Why Lobbying For Plant Breeding Is Important

Why Lobbying For Plant Breeding Is Important

Dave Armstrong Sakata Holding Corp.

Dave Armstrong, Sakata Holding Corp.

Last June, I went to Washington, D.C., to petition my representatives in person, on their turf. The American Seed Trade Association (ASTA), as part of its Advocacy Day, invited its members to meet with policymakers and educate them on issues important to the seed industry. One focus of our visit was explaining the latest breeding techniques revolutionizing the way new plant varieties are now created.


I joined meetings with the Senate and House Agricultural Committees, the bodies that advise senators and congressmen on agricultural policy. These are smart people, well-informed on the larger issues in agriculture, yet mostly unaware of the intricacies of the seed business. We explained to both committees how plant breeding is being transformed by dramatic advances in genomics, the cloud, big data and analytics, the same things shifting horizons in all dimensions of our daily lives.

Precision-breeding technologies, like genome sequencing, marker-assisted breeding and gene editing are now commonly used to expedite traditional breeding and enable breeders to work with greater accuracy and speed, compared to the centuries old plant-and-pray approach to developing new varieties, which required decades of trial and error (mostly error).

We told lawmakers that these technologies should not be suffocated by regulations, but embraced and promoted to help plant breeders create new varieties of fruits, vegetables and flowers that can withstand extreme environmental conditions and feed more people with less land and resources, make our food fresher and more flavorful and even help organic farmers (yes, these breeding technologies are compatible with organic farming).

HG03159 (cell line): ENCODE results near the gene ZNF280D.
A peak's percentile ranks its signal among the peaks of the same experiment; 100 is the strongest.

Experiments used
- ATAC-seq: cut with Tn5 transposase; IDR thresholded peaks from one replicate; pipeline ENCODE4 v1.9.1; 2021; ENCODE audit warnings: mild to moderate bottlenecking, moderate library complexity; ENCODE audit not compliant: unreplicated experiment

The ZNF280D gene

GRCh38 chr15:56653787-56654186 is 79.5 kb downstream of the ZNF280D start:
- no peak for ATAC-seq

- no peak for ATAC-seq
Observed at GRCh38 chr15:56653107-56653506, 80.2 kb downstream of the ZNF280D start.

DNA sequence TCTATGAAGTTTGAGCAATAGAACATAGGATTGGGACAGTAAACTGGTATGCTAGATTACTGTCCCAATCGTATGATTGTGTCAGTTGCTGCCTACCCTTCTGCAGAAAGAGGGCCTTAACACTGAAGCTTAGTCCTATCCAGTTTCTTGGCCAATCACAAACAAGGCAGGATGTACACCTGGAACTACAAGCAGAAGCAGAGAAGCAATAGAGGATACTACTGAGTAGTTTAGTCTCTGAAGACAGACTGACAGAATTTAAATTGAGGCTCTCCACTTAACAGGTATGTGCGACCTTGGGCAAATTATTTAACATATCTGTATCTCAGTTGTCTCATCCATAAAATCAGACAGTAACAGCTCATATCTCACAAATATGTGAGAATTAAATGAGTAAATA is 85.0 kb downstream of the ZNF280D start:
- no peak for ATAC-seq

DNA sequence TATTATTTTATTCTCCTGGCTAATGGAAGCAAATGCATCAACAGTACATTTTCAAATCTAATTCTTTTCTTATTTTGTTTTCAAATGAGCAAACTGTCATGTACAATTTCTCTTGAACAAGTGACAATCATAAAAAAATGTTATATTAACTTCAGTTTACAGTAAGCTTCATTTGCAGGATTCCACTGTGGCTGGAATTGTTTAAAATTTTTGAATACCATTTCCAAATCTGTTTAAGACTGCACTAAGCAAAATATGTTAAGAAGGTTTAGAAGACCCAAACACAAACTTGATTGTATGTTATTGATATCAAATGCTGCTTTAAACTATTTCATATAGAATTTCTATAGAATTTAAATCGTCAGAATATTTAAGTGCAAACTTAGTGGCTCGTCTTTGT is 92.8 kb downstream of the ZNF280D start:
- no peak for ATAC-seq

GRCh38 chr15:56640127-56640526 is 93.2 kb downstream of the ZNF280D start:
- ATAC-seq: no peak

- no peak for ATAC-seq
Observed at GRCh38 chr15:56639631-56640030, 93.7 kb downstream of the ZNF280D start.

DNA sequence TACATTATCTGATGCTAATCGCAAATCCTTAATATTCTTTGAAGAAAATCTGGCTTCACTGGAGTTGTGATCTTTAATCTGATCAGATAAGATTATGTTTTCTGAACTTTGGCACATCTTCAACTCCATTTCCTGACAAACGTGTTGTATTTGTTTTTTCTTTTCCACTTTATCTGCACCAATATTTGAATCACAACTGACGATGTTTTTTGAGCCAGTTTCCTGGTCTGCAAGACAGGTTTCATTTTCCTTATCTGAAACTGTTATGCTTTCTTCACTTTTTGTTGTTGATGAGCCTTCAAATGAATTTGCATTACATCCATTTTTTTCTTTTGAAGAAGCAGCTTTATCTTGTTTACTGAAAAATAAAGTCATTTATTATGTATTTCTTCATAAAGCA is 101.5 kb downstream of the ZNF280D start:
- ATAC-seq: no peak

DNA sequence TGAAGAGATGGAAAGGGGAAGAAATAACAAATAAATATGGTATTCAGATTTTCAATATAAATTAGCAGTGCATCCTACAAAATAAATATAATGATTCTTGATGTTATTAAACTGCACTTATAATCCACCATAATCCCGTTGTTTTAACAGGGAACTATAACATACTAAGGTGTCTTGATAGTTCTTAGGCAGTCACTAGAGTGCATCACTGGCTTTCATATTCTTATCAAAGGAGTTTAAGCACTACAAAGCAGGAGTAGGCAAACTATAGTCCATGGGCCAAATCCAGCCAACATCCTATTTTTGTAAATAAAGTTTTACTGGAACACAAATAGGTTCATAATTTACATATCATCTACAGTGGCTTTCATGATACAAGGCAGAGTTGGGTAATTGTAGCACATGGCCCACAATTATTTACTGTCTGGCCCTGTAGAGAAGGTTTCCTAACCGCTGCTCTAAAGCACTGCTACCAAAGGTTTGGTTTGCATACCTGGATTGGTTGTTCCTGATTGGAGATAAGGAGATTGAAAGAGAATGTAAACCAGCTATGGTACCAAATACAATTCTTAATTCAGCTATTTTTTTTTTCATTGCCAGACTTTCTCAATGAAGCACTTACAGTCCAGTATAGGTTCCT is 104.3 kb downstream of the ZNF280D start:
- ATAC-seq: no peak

Heavy-handed law-making, driven largely by GMO fears, could stifle innovation and block small- and mid-sized companies and universities from improving our food supply.

Washington Legislators Ask Good Questions

Conversations about food seem harder these days, maybe because just 2 percent of Americans live on farms. City folks — including politicians — don’t really understand where food comes from.

At barbecues, I often get caught up explaining the differences between, say, heirloom and hybrid tomatoes, pointing out that hybrids are not GMOs, even if breeding them may involve biotechnologies like marker-assisted selection, and that hybrids have benefits heirlooms lack, both for growers (disease resistance, increased yield) and consumers (increased sweetness). It wasn’t necessarily easier to explain this to policymakers in D.C., but at least they asked good questions and appeared genuinely interested to hear directly from real people engaged in agriculture — not professional lobbyists.

Washington, D.C., may seem like an imposing place, but average folks can walk right into the belly of the beast, state their case directly to a lawmaker and be heard (I received a more balanced hearing than I do at most barbecues). Our nation’s capital is the turf of average citizens, including those in the horticulture industry, who have the right to advocacy. We should exercise it as often as we can.